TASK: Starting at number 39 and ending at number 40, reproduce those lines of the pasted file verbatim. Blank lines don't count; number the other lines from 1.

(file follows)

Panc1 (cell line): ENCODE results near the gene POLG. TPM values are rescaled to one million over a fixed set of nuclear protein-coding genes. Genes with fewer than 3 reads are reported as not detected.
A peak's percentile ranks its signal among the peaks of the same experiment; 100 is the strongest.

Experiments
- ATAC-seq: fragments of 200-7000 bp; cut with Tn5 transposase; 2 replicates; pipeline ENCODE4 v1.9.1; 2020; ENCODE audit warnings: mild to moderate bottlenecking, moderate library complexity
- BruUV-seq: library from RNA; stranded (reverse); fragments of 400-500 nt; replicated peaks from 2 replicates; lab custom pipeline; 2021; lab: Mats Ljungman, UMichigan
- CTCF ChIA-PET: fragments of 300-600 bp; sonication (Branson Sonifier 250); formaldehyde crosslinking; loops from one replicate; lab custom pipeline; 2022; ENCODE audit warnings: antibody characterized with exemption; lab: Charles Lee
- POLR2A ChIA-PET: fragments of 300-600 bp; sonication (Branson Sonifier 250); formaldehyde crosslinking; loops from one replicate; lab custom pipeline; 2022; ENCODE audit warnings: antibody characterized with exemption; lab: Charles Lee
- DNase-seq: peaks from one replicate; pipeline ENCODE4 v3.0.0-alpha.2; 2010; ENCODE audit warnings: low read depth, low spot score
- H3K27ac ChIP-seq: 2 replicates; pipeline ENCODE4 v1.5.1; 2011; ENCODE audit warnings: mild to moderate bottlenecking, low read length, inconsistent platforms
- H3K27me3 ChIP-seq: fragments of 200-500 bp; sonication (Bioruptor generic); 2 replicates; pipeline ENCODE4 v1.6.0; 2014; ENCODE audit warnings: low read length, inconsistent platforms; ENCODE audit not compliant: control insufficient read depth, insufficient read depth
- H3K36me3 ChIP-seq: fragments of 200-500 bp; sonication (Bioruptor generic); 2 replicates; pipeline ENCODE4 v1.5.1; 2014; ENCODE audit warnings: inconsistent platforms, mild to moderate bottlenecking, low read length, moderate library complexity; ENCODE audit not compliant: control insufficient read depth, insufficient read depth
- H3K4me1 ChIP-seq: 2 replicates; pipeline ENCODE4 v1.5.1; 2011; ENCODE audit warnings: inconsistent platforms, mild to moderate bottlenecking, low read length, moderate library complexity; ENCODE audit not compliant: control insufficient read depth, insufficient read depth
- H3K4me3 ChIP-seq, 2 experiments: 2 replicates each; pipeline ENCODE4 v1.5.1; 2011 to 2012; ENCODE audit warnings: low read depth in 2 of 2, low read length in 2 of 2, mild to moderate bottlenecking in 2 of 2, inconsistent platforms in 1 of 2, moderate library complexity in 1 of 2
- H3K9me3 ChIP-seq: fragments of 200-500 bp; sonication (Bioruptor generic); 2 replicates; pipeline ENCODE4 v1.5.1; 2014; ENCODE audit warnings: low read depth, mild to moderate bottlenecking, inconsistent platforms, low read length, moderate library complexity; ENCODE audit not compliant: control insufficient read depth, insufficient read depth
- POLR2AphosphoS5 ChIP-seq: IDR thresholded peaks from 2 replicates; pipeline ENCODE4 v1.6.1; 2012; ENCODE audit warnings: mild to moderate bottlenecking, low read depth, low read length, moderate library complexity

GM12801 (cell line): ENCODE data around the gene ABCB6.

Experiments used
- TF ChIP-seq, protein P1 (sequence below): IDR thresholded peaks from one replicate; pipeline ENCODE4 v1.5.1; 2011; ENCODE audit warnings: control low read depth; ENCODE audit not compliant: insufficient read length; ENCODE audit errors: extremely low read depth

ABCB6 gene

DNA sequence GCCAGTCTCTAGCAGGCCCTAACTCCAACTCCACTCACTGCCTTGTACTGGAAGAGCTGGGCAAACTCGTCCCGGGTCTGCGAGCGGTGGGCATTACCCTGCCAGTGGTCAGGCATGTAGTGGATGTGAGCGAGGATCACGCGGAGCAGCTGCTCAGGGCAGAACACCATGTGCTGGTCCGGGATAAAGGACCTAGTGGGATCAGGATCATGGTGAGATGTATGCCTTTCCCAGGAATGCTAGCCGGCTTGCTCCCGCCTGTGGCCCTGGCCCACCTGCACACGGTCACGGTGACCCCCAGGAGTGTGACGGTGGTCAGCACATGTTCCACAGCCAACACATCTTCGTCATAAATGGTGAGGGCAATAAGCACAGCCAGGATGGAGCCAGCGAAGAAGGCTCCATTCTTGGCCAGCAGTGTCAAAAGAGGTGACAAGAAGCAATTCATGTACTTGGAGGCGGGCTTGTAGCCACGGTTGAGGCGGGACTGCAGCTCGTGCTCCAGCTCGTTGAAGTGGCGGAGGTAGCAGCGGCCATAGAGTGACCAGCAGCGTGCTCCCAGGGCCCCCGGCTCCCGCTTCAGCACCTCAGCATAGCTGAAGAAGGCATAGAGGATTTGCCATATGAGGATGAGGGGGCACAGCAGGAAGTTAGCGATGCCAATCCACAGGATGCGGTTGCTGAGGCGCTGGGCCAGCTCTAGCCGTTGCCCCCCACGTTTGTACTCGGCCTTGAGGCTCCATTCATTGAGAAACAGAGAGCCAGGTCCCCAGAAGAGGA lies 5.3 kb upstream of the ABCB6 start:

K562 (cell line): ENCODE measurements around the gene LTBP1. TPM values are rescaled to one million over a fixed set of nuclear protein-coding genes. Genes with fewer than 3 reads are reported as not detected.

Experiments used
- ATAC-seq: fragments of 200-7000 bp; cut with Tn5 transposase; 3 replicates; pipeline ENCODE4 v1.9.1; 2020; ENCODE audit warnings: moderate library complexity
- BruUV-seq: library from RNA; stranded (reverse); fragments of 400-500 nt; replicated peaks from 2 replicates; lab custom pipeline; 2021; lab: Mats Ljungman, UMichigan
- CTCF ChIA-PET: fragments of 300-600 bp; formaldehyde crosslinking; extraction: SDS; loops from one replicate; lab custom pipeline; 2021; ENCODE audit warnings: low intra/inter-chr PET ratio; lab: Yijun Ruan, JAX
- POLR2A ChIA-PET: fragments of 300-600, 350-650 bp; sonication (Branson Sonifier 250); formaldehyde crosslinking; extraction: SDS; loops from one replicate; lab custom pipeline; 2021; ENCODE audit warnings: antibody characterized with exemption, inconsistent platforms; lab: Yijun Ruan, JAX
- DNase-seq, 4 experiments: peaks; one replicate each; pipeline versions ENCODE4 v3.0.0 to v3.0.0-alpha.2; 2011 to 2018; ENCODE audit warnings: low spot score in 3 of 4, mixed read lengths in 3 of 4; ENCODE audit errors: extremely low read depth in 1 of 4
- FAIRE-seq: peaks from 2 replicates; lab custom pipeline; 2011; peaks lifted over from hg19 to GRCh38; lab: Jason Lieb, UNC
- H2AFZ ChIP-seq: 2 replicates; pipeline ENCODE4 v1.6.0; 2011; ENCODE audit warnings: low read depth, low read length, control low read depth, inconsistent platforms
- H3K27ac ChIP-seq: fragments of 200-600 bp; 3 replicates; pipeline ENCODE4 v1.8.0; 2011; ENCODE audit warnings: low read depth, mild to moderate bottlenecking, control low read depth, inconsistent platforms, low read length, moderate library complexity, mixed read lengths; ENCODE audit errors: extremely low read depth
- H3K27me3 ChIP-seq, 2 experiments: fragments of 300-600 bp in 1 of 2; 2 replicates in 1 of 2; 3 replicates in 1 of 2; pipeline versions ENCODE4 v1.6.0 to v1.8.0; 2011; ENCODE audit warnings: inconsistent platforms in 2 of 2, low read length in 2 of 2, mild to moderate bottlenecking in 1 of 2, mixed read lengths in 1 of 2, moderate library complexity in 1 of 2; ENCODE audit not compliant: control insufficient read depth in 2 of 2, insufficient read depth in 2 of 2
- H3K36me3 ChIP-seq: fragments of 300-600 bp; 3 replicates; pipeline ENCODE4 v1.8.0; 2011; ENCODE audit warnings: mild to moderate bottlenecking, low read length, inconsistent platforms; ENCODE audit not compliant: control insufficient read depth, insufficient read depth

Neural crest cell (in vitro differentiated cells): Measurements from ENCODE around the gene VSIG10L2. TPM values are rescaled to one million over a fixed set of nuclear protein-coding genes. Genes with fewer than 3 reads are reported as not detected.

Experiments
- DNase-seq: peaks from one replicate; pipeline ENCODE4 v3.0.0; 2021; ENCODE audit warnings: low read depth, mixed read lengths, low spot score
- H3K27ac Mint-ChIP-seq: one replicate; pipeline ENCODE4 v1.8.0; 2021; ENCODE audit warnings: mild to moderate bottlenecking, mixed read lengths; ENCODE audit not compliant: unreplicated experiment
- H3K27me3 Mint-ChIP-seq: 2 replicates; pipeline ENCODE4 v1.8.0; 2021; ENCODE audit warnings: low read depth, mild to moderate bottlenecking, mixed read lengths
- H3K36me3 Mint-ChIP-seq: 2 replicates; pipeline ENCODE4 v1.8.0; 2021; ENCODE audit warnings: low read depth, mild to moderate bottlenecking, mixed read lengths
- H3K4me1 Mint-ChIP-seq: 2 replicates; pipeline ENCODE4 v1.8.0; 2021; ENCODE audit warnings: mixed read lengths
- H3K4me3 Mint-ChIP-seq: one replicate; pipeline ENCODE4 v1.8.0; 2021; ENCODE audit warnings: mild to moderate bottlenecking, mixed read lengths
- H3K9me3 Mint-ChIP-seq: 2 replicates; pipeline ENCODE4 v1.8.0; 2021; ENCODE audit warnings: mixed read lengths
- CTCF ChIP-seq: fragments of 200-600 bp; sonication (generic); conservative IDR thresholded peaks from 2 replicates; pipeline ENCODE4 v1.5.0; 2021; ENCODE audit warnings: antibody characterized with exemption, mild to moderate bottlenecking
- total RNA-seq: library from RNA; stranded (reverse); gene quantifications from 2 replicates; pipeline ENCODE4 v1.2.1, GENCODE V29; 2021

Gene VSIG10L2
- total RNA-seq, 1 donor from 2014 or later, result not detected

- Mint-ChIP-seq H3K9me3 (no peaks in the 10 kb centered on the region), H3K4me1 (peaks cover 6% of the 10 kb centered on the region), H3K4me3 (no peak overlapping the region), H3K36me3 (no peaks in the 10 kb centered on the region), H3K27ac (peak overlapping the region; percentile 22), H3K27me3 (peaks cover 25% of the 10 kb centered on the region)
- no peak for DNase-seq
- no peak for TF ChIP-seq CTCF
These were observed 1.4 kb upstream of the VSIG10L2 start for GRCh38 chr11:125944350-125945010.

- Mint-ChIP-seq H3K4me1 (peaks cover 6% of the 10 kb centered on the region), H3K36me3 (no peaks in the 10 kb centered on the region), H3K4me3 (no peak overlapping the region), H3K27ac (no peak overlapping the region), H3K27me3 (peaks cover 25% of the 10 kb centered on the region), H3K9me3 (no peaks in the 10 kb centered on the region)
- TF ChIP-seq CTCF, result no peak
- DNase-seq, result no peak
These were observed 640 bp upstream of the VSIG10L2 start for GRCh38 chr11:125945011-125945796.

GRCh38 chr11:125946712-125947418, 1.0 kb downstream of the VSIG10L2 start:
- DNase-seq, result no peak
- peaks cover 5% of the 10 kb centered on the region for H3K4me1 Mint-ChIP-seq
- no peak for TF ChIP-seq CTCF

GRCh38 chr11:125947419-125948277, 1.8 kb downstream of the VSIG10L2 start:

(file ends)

- H3K4me1 Mint-ChIP-seq: 2 replicates; pipeline ENCODE4 v1.8.0; 2021; ENCODE audit warnings: mixed read lengths
- H3K4me3 Mint-ChIP-seq: one replicate; pipeline ENCODE4 v1.8.0; 2021; ENCODE audit warnings: mild to moderate bottlenecking, mixed read lengths